Sunday, April 9, 2017

A More Moderate Diversity

Diversity has become a sacred word in the contemporary American university. Like equality, fairness, inclusion, academic freedom, and critical thinking, many consider it one of the lodestars of higher education. Yet on campuses across the country, people quietly disagree about what diversity means. Of what, exactly, does it consist, and how should it be measured? Is diversity merely a matter of race and gender, or also sexual orientation? What about political and methodological diversity? Should diversity be pursued primarily in faculty hiring, or in the student body, or in the administrative staff? Do foreign nationals count as diverse hires? How exactly do all these different types of diversity benefit higher education as a whole?

Few within the university community are willing publicly to raise such questions for fear that they will be targeted as bigots or preservers of white and male privilege. This is not an unreasonable fear, and examples of such targeting proliferate. The irony is that the mainstream diversity movement actually tends toward uniformity of the most extreme kind, which happens to look very much like mainstream American progressivism. In the name of diversity — an expansive and liberating notion of engaging with people and ideas markedly different from the ones we know — one particular, narrow understanding of the concept is being used to transform every school into the ostensibly value-neutral, secular state university of today. A cold war rages between those who promote this dominant vision of diversity and those who hold different views about the purpose of a university and about diversity itself.

This war is similar to the kinds of political conflicts that are now ubiquitous in America. One side is ascendant and tries to crush the other side; the other side fights back with ridicule and anger. In the literature about diversity, for example, partisans take the good of diversity (as they understand it) for granted, assuming that the only relevant questions concern implementation and that opponents are motivated solely by bias and bigotry. Critics of diversity tend to highlight the excesses of the movement, often in op-eds that poke fun at the most radical claims of the most radical partisans. It all leads nowhere, and makes enemies of colleagues.

A more constructive approach to this controversy requires the abandonment of polemics. This does not mean that we must also abandon criticism, but inquiry should aim at clarity, and perhaps even compromise, instead of provocation. At the very least, the goal should be a better understanding of the reasons for the present conflict. In a timely new book, Faces of Moderation: The Art of Balance in an Age of Extremes, political theorist Aurelian Craiutu suggests that the virtue of moderation might help in navigating our polarizing ideological disagreements.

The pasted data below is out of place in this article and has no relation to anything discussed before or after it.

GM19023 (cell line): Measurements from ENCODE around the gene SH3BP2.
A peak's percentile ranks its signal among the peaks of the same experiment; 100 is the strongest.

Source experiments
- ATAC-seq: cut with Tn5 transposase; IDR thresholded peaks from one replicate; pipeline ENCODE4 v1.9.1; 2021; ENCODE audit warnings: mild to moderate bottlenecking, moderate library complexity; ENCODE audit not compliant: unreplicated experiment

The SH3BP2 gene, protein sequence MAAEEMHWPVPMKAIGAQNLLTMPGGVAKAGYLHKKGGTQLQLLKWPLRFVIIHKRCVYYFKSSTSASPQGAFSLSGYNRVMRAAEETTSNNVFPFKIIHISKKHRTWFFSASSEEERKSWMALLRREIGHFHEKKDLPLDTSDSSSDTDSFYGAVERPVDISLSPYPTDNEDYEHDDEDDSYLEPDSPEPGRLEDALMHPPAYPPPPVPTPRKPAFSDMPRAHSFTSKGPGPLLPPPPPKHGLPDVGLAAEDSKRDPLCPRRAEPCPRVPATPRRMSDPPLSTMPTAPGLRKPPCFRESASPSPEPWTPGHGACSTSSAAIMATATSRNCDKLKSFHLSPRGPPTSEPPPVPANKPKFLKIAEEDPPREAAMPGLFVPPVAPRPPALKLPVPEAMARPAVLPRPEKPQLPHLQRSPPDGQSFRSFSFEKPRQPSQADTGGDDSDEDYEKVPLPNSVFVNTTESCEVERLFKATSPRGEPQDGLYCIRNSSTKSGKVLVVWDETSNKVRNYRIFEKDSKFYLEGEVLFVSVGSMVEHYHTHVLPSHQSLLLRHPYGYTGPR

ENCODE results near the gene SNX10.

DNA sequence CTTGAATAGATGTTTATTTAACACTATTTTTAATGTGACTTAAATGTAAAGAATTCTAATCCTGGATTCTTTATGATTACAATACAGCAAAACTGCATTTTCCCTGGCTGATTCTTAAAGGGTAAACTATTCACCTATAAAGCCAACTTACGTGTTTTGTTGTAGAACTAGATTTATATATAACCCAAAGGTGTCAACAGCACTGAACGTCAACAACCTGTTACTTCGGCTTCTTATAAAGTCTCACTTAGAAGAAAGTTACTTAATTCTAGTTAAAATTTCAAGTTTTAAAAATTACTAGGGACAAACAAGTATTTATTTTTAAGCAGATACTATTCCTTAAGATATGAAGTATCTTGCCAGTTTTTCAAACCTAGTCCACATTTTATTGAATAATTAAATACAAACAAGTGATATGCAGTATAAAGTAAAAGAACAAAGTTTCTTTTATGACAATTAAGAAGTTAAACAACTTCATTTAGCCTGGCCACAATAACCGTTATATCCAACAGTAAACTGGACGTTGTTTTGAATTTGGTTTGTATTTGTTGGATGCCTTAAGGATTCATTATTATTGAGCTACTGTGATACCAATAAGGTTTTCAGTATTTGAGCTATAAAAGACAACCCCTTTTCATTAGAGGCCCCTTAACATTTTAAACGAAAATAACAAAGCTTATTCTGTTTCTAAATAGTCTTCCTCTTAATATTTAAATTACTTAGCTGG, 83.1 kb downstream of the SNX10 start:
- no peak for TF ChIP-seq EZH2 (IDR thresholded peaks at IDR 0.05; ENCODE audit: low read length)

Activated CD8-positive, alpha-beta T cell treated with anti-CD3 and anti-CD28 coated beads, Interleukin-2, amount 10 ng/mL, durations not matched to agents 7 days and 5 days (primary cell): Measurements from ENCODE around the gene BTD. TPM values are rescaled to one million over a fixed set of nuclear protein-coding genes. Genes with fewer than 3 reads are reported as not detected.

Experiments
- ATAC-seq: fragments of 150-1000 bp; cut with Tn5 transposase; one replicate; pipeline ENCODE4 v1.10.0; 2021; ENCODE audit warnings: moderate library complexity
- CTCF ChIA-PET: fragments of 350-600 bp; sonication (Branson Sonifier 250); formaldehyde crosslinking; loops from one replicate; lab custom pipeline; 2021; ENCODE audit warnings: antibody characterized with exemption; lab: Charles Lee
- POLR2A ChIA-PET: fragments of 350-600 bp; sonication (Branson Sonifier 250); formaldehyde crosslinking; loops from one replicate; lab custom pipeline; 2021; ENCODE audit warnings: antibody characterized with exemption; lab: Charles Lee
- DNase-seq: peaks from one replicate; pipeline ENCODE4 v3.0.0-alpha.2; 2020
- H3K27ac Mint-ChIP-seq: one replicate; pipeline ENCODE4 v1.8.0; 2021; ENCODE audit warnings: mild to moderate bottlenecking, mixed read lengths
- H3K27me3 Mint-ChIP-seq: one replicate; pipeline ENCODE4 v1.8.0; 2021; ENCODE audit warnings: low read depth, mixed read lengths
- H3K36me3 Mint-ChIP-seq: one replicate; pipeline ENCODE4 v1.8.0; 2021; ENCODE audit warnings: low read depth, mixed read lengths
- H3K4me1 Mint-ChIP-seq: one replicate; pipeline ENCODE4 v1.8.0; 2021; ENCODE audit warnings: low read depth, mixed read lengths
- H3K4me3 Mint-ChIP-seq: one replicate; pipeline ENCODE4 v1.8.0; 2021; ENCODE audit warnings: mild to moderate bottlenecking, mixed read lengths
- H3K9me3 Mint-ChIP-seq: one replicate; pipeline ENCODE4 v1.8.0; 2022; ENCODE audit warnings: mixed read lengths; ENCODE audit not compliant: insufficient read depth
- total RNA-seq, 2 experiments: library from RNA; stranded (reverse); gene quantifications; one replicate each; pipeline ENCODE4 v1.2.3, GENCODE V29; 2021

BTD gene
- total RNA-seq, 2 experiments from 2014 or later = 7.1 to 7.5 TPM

In that spirit, we can attempt to find a moderate position in this particular fight. Our goal must be to see the different "moral worlds" of both partisans and critics of the mainstream social-justice diversity movement, to point out the shortcomings of each view, and ultimately to encourage civility and good humor in the face of difference — instead of the anger and suspicion that come so naturally to many of us. To start, however, the conflict and its origins require some explanation.

Two Diversities

Moral psychologist Jonathan Haidt has recently proposed a dichotomy between two ideal types of universities. In a talk titled "How two incompatible sacred values are driving conflict and confusion in American universities," he argues that "Truth University" finds its roots in John Stuart Mill's defense of viewpoint diversity in On Liberty, while "Social Justice University" originates in Marxist ideas about power and oppression. The former requires a vigorous and unfettered exchange of ideas; the latter aims at protecting and eventually liberating victims. Diversity means something quite different in each university.

Truth University assumes that the activity of scholarly inquiry is potentially open to anyone who wants to engage in it, regardless of his or her identity as man or woman, black or white, gay or straight. A black Christian man and a white Jewish lesbian can work together as they examine proto-Corinthian pottery or analyze the latest economic report. The results of such scholarly inquiry are verifiable by others and are subject to criticism, refutation, and revision. Scholarship is understood as "cogent" — clear, logical, convincing, lucid. It is politically and personally disinterested.

In this context, diversity means the cultivation and appreciation of intellectually fresh and often different viewpoints. This occurs as part of scholarly research and in classroom conversation. Such diversity may at times be adversarial in character, but it is warm to the notion of a competitive marketplace of ideas. It is also freewheeling in allowing potentially any idea or method, no matter how controversial or currently out of vogue, into the conversation. This view assumes nothing about social progress or about communal goals like liberation or political reform. It aims at truths that can be widely understood and approved by impartial observers, and then tries to test those truths against competing ones. This type of diversity may also foster a certain kind of intellectually modest character. A person who must remain open to refutation is likely to be aware of his or her own limits.